Red Dead Nettle (Lamium purpureum) compared to Heal All (Prunella vulgaris)

Red Dead Nettle

Red Dead Nettle

The plant on the bottom front of the pile in the photo below is from my yard and is called Red Dead Nettle, like the plant in the photo above.

The first time I saw this plant in my yard I became curious.  Was I seeing the little plant that is so great for healing called “Heal All”?  I looked up Heal all online and could see this little plant was obviously different . . . but still looked similar in my opinion.  Plants can be so difficult to identify without a name to use for looking it up!!  Finally I searched Heal All look alikes, and there was my little plant!

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Red Dead Nettle is my little plant’s name.  Yay!  I found out what the plant was!!!  –Unless you have tried to figure out what plants are when you or your friends don’t know, you have no idea how difficult it can be, so I was thrilled to have found out this plant’s name so easily–  Now I could look up more about the plant in my yard.  Is it edible?  Is it medicinal?  Turns out it is both.

Red Dead Nettle is not a true nettle and does not sting.  That is why it is called “Dead nettle.”  Red Dead Nettle is a member of the mint family.  Some of the other common names for Red Dead Nettle are Purple Dead Nettle, Lavender Dead Nettle, Purple Archangel, and Velikdenche  (according to Wikipedia).

Heal All

Below are two photos of Heal All.  Another common name for Heal All is Self Heal.  Heal All is also a member of the mint family.  Heal All is both edible and medicinal.

When we were camping a couple summers ago, one of our party got a nasty infection under her big toenail when she was injured.  Her toe was swelling and very painful.  We made a poultice of Plantain (a drawing herb which brings the infection to the surface of the skin) and Heal All (good for any healing).  She said the poultice stung like the dickens but she kept it on for awhile.  By morning, the infection had come to the surface and could be cleaned out.  One more application a couple days later, when her toe began swelling again, completed the cure!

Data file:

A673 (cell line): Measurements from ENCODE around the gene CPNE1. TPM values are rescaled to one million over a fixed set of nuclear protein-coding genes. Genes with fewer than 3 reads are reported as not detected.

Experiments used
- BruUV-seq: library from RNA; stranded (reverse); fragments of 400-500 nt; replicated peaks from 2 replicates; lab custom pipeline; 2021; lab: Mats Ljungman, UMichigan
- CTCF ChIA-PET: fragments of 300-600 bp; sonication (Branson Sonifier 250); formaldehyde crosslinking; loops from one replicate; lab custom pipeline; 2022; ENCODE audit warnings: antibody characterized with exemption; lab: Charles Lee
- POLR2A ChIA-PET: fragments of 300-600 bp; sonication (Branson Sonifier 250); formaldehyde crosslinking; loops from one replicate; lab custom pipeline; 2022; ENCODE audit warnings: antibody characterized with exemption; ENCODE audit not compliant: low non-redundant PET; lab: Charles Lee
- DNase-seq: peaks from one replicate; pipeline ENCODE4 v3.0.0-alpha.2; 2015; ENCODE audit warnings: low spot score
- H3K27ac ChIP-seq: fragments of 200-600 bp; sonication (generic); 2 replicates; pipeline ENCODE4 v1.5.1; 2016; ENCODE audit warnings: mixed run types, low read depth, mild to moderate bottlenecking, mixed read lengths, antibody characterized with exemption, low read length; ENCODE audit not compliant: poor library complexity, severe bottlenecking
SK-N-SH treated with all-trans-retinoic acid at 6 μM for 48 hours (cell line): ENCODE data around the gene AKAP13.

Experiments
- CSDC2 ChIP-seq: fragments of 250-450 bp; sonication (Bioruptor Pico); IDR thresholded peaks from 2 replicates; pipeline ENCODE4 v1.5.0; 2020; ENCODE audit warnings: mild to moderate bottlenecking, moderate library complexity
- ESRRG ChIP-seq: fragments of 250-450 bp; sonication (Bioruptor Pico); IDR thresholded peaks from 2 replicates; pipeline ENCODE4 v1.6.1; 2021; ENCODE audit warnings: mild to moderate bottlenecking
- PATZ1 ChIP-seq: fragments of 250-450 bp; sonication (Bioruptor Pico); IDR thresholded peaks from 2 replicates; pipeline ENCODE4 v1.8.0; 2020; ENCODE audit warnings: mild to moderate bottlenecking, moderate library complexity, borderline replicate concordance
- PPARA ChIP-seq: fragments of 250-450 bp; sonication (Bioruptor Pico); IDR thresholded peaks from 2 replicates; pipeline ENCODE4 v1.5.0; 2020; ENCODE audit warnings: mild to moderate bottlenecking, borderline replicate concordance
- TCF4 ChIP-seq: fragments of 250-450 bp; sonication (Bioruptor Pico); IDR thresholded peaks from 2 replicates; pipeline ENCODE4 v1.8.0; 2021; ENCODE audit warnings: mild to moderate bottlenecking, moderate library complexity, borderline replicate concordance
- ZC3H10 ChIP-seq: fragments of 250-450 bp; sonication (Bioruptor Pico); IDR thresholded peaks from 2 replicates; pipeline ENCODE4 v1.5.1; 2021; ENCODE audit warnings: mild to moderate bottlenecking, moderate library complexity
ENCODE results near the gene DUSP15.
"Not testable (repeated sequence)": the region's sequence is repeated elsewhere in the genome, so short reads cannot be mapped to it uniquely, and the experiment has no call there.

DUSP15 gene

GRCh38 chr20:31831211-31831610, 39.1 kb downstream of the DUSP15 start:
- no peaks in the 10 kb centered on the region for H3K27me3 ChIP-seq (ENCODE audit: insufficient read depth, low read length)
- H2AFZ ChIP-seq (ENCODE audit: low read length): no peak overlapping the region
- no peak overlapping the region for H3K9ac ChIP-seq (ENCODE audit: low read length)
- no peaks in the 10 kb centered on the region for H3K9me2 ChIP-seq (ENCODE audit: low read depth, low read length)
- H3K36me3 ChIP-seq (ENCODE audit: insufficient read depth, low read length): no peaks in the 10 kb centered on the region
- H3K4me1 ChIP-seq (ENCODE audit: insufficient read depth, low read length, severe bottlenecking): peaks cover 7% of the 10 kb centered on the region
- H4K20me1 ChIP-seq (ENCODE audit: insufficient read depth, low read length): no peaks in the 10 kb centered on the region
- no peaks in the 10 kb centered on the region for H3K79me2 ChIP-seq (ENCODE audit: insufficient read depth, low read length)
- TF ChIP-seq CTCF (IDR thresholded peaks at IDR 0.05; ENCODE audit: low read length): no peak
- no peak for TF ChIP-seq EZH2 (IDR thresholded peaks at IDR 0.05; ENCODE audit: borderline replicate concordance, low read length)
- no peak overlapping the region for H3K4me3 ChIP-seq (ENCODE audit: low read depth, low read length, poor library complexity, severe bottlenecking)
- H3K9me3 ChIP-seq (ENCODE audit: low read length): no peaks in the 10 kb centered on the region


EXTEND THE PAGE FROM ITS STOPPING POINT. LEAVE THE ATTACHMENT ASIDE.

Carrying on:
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Thank goodness for these gorgeous plants that voluntarily appear for our benefit!  Plants are such a God given gift!

7 thoughts on “Red Dead Nettle (Lamium purpureum) compared to Heal All (Prunella vulgaris)

  1. I’m glad to finally determine I have red dead nettle in my yard & not heal all. Have wondered about this for a long tine. And I’m super happy to learn they are edible!! I eat out of my yard a good deal of the time. Thus, this is good news. Thank you

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    1. That’s great! You might want to double check now that you know the name and get a second reference. I was always taught to get two references before taking it as truth. Not trying to say I don’t know what I’m talking about but just as a general rule it’s a good idea to get a positive ID from two different sources that actually have used the herb. So glad I could give a name to something you have seen in your yard :-).

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  2. I’m just beginning to learn how difficult it can be to identify plants, especially wild ones. Thanks for providing these good images of these two seemingly common flowers.

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        1. So true Gunta!! It blows my mind at the variety of plants. There’s no way all the plants have even been identified and categorized. In an effort to learn to key out plants I was trying to identify one and it was close but different. Like it must have been a variation of the plant we were concluding it to be.

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        2. Something you might enjoy trying is to first do focusing meditation to sift through the layers of your own feelings by asking yourself how you feel, setting that feeling aside and asking yourself how you feel again, over and over until you have done enough. Then you take a plant and as you hold it against your skin ask, how does this make me feel, over and over. That is the way some people learn what plans are good for medicinally.

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